Why Livingstone is a tax genius

Financial Times : August 5, 2004 : Martin Wolf

Reproduced here by kind permission of Financial Times.

The Labour politician who has been both boldest in introducing market forces and most successful in demonstrating the effectiveness of a rational approach to public finance is neither Tony Blair nor Gordon Brown. That hero is Kenneth Livingstone, the mayor of London. By introducing the congestion charge, he has opened the way for more cautious politicians to follow. But those who do so should not limit their attention to the pricing of congestion, important though that is. They should use the opportunity to rethink their inefficient fiscal systems.

Policymakers should, so far as they can, exploit opportunities for taxes that either enhance overall economic welfare (taxes on socially undesirable externalities” such as pollution and congestion) or at least do not reduce it (taxes on scarce resources such as land). Only then should they turn to taxes that are bound to reduce welfare (those on final consumption, capital, labour and intermediate products).

Rana Roy, an influential transport economist, makes these points in a recent paper prepared for The Railway Forum, an industry-wide body.* He calls for a “comprehensive tax review” to accompany the spending reviews that have generated big improvements in the planning of public sector expenditure.

Furthermore, any such review of taxes needs to be closely integrated with the spending reviews, particularly as they relate to public investment. London's congestion charge shows why this is so.

Before the charge, the only ways to reduce road congestion would have been to invest in road space or to subsidise an expansion of public transport. But introduction of the charge has eliminated much of the congestion: according to Transport for London's second annual report, published in April, congestion has fallen by 30 per cent. Thus, there is less need for additional road space.

There is, instead, need for additional capacity in London's public transport. But, with the congestion charge, it is possible to charge users of public transport higher prices, at the margin, than would otherwise be the case, thereby reducing the public subsidies required to achieve any given level of supply and usage. Furthermore, the charge has itself raised some of the needed revenue.

So what would happen if these admirable principles were applied to the UK's transport infrastructure as a whole? Work by Dr Roy on optimal transport pricing for the European Conference of Ministers of Transport provides a rough and ready answer.**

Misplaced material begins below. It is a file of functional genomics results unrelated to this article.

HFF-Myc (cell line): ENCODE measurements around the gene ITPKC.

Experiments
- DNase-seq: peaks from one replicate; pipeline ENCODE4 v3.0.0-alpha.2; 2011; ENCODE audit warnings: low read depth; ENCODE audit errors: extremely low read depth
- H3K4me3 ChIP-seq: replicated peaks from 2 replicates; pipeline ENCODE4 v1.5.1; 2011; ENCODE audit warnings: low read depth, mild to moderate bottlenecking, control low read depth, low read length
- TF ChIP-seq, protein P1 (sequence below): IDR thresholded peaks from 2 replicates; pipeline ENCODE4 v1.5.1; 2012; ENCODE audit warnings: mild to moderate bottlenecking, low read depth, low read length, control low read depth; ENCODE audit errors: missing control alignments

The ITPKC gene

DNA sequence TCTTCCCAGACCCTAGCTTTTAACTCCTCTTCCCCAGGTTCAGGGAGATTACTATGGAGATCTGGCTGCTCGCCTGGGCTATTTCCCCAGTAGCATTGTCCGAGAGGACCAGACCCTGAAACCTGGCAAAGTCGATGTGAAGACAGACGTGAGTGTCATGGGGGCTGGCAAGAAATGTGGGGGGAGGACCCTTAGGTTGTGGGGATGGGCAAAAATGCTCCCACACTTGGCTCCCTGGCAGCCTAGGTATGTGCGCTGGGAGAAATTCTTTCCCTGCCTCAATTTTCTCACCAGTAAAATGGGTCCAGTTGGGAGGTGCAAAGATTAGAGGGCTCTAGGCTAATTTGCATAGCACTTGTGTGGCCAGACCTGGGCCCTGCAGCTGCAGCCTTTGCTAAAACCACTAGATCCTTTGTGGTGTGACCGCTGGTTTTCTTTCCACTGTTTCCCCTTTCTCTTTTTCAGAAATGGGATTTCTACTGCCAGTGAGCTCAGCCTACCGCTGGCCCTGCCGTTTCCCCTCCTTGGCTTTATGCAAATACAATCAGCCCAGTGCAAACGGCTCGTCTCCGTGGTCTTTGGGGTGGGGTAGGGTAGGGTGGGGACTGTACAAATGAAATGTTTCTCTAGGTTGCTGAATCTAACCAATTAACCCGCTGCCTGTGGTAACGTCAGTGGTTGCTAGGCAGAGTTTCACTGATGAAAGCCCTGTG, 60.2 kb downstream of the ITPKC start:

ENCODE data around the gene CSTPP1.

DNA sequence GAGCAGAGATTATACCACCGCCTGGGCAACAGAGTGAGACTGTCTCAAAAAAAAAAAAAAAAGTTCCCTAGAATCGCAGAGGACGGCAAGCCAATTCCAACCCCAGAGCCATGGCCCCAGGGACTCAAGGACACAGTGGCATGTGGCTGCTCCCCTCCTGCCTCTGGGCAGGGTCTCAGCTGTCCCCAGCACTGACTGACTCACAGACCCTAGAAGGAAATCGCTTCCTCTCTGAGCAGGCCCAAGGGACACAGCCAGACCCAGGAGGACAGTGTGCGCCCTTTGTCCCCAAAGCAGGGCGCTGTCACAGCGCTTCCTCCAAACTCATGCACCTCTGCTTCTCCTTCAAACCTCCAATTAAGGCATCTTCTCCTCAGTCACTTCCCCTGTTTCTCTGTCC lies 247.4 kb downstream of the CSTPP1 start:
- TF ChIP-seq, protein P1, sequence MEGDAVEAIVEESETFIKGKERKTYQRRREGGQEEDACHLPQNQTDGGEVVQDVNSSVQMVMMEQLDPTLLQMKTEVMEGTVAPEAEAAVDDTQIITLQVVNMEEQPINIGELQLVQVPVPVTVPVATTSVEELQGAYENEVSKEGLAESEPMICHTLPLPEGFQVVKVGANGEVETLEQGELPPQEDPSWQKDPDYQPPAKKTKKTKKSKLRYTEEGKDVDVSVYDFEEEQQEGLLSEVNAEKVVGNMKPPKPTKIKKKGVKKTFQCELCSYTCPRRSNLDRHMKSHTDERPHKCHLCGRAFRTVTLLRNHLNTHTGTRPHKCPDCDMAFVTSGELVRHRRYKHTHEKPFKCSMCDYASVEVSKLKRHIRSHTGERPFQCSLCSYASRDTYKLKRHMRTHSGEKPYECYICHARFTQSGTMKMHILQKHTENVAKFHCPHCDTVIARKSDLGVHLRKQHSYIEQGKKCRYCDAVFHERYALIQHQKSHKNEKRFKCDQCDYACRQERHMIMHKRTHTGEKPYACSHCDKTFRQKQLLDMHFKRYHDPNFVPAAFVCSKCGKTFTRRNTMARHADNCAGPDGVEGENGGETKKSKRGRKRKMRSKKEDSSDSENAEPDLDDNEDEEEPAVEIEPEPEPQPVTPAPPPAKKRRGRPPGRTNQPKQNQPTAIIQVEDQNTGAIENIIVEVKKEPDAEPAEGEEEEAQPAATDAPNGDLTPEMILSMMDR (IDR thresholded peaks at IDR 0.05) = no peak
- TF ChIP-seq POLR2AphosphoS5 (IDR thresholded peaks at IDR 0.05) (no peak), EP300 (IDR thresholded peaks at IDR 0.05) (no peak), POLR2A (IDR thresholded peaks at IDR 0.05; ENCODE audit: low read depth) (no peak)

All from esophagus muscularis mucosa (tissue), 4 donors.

In the UK case, the theoretical increase in revenue in 2000, over and above the sums collected from the inefficient charges then in effect on transport, turned out to be about £24bn. About half of this came from taxes on obvious externalities and half from charges on space used for parking. To put it in context, this sum was roughly 6 per cent of total government receipts.

Such a rational charging scheme could also be integrated directly into the planning and finance of investment in infrastructure. The obvious rule would be to expand capacity whenever incremental revenues from the charges would fund the total costs (including environmental and amenity damage) of providing the extra capacity. Underinvestment in infrastructure has been long standing and huge, as the recent white paper from the Department for Transport states, so the case for additional investment will surely prove very strong.***

Introducing charges that raise revenue and make life better is ideal. But taxes on economic rent - that is, taxes on the scarcity value of resources - are almost as good, because they do at least avoid distorting economic behaviour. As I have argued in previous columns (“Grounds for a new way to look at land use”, May 14 2004, for example), the most important innovation would be site-value taxation of land. A properly designed system would also automatically recoup much of the costs of infrastructure investment from its principal beneficiaries: land-owners.

Plans for extending congestion and pollution charging and for taxing economic rents need to be developed as rapidly as possible. But such ideas need also to be set in the context of a thorough analysis of the fiscal system as a whole. It is astonishing that governments that raise close to 40 per cent of gross domestic product in tax devote next to no thought to maximising the benefits and minimising the harm of how they do so. They, and we, can do far better. Mr Livingstone has shown the way. The government should now go boldly in a similar direction.

* Not By Spending Alone. www.railwayforum.com. June 2004
**Optimal transport pricing (Chapter 2 of Reforming Transport Taxes, Organisation for Economic Co-operation and Development)
***The Future of Transport. www.dft.gov.uk. July 2004